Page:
The NHS is encouraging people from black communities to find out if they are at high risk of developing Type 2 diabetes through using the ‘Know Your Risk’ tool hosted by Diabetes UK. The push comes as data reveals that diabetes has been found in nearly one third of people who have passed away as a result of coronavirus.
Anyone at high risk of developing Type 2 diabetes may be eligible to join their local Healthier You NHS Diabetes Prevention Programme, a joint initiative from NHS England and NHS Improvement, Public Health England and Diabetes UK. The programme supports people to make positive changes to their diet, weight and the amount of physical activity they do – to significantly reduce the risk of developing this disease.
The call out comes as we are reminded that black populations are three times more likely to develop Type 2 diabetes than white populations and that if diagnosed, it can lead to blindness, kidney failure, loss of a limb and it also increases the risk of heart attack or stroke.
Mabel Oikelome from Leeds has completed the Healthier You NHS Diabetes Prevention Programme. Talking about her experience, Mabel says: “The Knowledge I gained from the programme is priceless; I’ve learnt so much about how my body works and how the choices I make can affect it. For example, I understand the importance of checking food labels before I pick up products at the supermarket and I appreciate the importance of physical activity – but I also understand that this can be simply doing more housework or going for a brisk walk over and above joining a gym.”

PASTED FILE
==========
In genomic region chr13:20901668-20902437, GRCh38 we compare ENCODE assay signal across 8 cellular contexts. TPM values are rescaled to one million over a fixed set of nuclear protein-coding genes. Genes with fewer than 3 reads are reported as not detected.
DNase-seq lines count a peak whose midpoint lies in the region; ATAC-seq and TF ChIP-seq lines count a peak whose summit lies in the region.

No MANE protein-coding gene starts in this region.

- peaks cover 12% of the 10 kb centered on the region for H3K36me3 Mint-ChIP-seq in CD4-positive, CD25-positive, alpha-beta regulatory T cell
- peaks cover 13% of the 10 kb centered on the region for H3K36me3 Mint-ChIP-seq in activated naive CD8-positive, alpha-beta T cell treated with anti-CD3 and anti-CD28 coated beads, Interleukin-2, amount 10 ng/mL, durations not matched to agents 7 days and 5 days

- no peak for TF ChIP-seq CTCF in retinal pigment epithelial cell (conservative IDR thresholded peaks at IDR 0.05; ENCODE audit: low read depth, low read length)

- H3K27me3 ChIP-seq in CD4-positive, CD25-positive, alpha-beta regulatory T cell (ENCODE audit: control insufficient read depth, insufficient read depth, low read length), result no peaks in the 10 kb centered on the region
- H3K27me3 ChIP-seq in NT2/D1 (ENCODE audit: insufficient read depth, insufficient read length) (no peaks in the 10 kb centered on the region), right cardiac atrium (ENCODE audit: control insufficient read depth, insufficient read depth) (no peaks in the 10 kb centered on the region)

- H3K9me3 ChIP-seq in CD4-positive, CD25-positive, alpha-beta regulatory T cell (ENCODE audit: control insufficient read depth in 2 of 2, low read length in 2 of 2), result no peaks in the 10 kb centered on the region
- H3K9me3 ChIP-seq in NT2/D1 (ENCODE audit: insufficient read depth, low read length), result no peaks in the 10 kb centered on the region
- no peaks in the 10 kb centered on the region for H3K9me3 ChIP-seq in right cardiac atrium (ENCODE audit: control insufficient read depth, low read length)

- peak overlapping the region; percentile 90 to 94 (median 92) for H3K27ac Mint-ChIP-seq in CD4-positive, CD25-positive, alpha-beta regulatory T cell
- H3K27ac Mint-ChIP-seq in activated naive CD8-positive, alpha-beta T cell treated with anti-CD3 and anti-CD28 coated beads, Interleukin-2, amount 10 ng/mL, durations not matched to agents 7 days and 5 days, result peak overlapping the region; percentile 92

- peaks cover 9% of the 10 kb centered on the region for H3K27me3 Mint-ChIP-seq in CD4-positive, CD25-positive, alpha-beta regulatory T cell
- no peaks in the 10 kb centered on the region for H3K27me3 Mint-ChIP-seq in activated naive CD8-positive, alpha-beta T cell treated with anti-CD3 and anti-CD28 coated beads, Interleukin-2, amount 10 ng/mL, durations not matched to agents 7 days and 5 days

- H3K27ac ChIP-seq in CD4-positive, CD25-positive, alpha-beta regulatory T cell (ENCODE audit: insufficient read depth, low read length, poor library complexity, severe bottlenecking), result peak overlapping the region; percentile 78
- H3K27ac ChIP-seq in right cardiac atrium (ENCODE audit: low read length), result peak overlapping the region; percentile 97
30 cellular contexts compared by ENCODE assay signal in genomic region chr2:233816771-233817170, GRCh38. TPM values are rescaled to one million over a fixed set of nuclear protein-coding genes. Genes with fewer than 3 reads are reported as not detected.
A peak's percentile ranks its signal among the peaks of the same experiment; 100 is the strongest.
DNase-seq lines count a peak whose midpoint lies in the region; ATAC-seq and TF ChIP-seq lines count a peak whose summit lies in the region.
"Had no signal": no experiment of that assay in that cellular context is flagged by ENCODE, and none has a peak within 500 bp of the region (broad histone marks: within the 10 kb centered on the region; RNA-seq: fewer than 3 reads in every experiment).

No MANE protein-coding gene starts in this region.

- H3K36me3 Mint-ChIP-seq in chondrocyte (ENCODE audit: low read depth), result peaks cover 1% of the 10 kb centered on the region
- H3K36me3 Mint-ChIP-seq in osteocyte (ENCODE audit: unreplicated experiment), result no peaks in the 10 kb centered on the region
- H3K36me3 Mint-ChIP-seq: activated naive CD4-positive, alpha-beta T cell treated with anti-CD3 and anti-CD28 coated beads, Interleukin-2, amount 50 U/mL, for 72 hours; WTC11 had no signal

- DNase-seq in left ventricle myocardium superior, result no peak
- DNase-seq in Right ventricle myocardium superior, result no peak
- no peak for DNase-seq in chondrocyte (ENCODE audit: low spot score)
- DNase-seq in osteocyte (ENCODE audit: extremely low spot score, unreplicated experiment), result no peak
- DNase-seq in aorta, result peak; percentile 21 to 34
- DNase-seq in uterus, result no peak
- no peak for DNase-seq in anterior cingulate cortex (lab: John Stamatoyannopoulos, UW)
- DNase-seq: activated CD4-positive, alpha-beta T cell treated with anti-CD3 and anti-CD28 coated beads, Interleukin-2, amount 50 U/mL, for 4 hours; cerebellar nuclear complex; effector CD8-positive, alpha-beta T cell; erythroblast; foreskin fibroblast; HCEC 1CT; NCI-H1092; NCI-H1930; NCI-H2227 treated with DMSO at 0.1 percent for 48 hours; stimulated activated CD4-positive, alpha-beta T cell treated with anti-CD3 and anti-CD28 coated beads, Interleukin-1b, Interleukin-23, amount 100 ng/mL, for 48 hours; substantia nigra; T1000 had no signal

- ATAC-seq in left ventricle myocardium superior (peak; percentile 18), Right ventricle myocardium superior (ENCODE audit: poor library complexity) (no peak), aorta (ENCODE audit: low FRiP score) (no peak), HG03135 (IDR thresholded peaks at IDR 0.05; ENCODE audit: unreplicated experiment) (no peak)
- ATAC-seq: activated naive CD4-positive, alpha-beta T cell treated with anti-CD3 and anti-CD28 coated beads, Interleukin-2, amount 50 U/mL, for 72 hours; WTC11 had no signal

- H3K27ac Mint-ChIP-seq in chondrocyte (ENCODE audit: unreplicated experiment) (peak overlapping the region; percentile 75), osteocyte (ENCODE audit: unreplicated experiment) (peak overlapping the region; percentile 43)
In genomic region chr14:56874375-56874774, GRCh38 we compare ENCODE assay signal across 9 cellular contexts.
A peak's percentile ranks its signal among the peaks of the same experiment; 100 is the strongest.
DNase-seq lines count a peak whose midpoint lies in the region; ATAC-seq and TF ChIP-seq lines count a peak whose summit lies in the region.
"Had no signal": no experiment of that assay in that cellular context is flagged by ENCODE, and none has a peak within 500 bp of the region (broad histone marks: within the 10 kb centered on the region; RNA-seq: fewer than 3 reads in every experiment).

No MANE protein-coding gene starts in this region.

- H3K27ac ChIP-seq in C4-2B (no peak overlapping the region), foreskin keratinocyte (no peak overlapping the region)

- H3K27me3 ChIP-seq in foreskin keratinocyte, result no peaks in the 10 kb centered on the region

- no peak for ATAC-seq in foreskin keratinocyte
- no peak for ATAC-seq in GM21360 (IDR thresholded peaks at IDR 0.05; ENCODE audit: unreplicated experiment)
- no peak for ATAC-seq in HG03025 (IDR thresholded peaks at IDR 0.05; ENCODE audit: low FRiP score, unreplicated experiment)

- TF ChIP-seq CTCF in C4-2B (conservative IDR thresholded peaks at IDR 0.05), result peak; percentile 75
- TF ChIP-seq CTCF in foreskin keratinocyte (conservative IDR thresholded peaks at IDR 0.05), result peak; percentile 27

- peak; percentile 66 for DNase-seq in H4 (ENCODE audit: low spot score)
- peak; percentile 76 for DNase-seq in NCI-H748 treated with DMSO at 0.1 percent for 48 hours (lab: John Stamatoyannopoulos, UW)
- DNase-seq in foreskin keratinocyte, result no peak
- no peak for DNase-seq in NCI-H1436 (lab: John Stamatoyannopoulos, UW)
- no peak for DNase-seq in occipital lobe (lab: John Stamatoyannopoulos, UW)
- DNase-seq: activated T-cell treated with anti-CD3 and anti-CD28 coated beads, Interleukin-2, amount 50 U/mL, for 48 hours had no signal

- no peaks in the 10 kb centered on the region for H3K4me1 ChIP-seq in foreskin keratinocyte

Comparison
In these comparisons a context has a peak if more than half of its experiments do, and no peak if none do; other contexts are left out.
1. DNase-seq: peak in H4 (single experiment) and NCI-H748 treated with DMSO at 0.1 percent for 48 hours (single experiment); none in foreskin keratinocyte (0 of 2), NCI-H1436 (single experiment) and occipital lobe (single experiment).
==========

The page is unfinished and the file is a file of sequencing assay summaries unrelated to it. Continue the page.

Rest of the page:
Mabel continues: “I feel healthier, more energised. I see life in another light. That’s the gift that the programme can give you.”
Type 2 diabetes risk factors:
• Your age. The older you are, the more at risk you are.
• Your family history. You’re two to six times more likely to get Type 2 diabetes if you have a parent, brother, sister or child with diabetes.
• Your ethnic background. You’re more likely to get Type 2 diabetes if you are from a Chinese, South Asian, Black Caribbean or Black African ethnic background.
• Your weight. You’re more at risk if you’re overweight.
• Your blood pressure. You’re more at risk if you’ve ever had high blood pressure,
Dr Sandra Isibor, a GP from Nottingham said: “I see many people in my day to day role whose lives have been severely impacted by Type 2 diabetes. What’s important to remember is that whilst it is more prevalent in black communities, it is not definite you will develop the disease. If you are at risk, the Healthier You NHS Diabetes Prevention Programme can support you to make lifestyle changes such as increasing the amount of physical activity you do or adjusting your diet to reduce your risk of developing this very serious health condition. The first thing you need to do is find out your risk score. Do it for yourself and also, do it for the people who care about you.”
The NHS Diabetes Prevention Programme has continued through the pandemic via video calls and is also available digitally using websites and apps.
To find out your risk of developing Type 2 diabetes, visit: